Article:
GDP Slows to 2.4 Percent in the Second Quarter
The latest economic report on gross domestic product shows the pace of the nation’s recovery slowing to 2.4 percent from 3.7 percent in the first quarter. Factors contributing to the second-quarter slowdown included only modest growth in consumer spending and less support from inventories.
The Bureau of Economic Analysis report also shows a surge in imports, highlighting the fierce competition that U.S. manufacturers face in selling products overseas and in the domestic market, says the National Association of Manufacturing. NAM officials say the U.S. needs a comprehensive manufacturing strategy to create jobs and make America more competitive.
“There is a great deal of uncertainty in today’s business environment—from tax, trade and energy policy to health care reform and new regulations—and this uncertainty is hurting manufacturers’ ability to create jobs,” says NAM President and CEO John Engler.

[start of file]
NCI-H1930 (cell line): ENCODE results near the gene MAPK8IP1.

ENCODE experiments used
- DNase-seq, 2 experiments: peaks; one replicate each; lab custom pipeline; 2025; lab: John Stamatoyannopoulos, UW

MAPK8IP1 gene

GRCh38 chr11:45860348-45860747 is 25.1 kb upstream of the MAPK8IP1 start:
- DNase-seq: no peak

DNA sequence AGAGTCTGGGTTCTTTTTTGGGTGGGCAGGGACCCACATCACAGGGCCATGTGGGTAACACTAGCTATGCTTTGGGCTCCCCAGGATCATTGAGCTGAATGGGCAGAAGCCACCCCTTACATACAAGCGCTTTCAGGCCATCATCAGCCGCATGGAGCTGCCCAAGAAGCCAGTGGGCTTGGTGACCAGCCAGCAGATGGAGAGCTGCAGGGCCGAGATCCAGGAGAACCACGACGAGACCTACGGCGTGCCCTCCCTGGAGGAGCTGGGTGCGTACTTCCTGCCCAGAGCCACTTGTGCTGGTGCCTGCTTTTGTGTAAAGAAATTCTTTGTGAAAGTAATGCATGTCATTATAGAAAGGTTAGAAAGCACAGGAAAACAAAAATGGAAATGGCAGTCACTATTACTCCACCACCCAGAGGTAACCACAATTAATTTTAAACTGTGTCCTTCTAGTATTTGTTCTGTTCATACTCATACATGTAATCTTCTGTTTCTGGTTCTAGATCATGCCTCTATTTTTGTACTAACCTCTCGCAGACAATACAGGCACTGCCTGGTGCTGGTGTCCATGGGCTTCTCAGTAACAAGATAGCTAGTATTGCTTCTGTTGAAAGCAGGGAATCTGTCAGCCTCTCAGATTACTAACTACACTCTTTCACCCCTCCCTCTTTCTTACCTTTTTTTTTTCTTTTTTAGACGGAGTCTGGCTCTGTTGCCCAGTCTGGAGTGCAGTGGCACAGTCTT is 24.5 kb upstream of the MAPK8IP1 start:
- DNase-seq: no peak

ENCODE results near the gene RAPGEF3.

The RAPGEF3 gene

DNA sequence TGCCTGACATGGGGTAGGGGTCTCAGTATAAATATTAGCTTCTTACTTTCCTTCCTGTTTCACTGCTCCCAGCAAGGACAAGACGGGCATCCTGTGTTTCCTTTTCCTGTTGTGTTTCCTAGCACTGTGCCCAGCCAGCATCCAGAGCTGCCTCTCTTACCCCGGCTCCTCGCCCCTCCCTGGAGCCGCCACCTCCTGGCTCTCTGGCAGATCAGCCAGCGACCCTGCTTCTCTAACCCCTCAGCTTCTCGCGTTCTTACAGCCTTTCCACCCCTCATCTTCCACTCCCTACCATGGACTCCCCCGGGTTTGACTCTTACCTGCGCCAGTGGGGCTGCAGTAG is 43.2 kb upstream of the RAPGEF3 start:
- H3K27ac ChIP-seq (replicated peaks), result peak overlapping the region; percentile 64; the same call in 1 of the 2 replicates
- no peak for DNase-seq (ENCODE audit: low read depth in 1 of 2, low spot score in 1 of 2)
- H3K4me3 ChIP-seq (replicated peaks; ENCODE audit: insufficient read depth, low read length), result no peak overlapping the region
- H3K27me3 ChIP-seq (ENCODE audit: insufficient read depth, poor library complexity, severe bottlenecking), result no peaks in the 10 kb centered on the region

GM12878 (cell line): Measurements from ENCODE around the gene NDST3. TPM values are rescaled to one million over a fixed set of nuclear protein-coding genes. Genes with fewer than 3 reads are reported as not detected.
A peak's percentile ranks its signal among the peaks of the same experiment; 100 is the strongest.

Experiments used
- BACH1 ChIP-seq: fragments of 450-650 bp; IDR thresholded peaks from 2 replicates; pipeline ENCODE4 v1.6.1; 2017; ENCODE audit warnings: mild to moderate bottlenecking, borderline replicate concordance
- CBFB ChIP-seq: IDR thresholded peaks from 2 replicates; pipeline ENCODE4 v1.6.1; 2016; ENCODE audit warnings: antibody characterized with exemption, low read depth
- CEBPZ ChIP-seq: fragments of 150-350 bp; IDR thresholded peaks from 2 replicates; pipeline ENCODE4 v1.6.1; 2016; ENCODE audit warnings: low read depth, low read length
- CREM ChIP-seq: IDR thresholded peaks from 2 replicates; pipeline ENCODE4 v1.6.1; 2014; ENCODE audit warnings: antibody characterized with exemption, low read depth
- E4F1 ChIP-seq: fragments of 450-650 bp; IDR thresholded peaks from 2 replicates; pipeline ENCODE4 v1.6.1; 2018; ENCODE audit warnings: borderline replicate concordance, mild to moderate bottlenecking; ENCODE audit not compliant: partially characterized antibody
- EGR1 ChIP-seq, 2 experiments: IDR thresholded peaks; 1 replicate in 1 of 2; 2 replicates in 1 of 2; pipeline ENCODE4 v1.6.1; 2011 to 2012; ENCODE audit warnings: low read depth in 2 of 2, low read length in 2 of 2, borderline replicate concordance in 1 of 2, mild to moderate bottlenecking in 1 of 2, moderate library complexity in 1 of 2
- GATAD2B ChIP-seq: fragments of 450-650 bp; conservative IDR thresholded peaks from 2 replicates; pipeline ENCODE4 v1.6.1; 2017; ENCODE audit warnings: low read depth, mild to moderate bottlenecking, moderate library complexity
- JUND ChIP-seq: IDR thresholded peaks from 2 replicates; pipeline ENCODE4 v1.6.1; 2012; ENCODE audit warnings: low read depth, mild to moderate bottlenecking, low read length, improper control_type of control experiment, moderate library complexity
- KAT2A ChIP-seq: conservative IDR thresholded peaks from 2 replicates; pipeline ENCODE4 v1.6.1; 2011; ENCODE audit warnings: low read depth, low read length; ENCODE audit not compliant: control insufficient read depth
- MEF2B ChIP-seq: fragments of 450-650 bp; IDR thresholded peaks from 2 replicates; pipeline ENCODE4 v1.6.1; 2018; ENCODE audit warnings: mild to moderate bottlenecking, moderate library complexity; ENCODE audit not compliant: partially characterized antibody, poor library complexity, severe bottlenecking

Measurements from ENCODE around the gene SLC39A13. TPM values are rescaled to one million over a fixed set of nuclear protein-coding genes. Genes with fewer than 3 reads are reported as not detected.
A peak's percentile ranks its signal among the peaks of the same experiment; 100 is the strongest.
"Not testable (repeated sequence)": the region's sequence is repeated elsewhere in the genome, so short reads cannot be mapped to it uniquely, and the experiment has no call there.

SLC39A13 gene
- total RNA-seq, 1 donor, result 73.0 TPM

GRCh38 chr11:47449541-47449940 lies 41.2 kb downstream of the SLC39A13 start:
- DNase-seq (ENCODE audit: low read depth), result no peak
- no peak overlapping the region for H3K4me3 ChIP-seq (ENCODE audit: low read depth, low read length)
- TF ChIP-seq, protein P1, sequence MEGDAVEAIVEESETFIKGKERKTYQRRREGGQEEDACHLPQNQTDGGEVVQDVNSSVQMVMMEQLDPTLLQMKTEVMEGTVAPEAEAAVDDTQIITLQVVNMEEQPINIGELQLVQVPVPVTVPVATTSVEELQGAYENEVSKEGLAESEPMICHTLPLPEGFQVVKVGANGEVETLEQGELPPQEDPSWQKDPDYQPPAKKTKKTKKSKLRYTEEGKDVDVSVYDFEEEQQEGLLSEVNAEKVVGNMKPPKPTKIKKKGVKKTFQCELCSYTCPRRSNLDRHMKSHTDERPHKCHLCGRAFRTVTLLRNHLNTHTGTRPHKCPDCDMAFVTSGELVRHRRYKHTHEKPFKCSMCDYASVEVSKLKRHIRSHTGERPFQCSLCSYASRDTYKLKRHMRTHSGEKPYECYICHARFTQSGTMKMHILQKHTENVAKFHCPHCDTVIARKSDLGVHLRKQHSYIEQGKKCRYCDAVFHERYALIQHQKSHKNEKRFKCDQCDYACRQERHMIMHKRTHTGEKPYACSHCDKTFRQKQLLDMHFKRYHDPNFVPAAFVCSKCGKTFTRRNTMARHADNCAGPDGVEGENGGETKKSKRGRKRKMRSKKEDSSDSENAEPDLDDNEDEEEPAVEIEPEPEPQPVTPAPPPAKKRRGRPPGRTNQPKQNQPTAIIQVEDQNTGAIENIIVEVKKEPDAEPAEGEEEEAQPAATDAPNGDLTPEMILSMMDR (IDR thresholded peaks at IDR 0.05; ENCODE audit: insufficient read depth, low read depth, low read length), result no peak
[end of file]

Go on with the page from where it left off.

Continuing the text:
NAM economist David Huether notes some good news in the latest report, including an increase of 10.3 percent in exports, most of which are manufactured products. This represents the fourth consecutive quarter of double-digit export growth, a feat that has not been accomplished in more than two decades.
Additionally, business investment rose a solid 17 percent in the second quarter, mainly driven by a 22 percent increase in purchases of equipment and software, Huether says. This increase is an important sign that while a slowdown may continue during the next several quarters, businesses are making some capital purchases.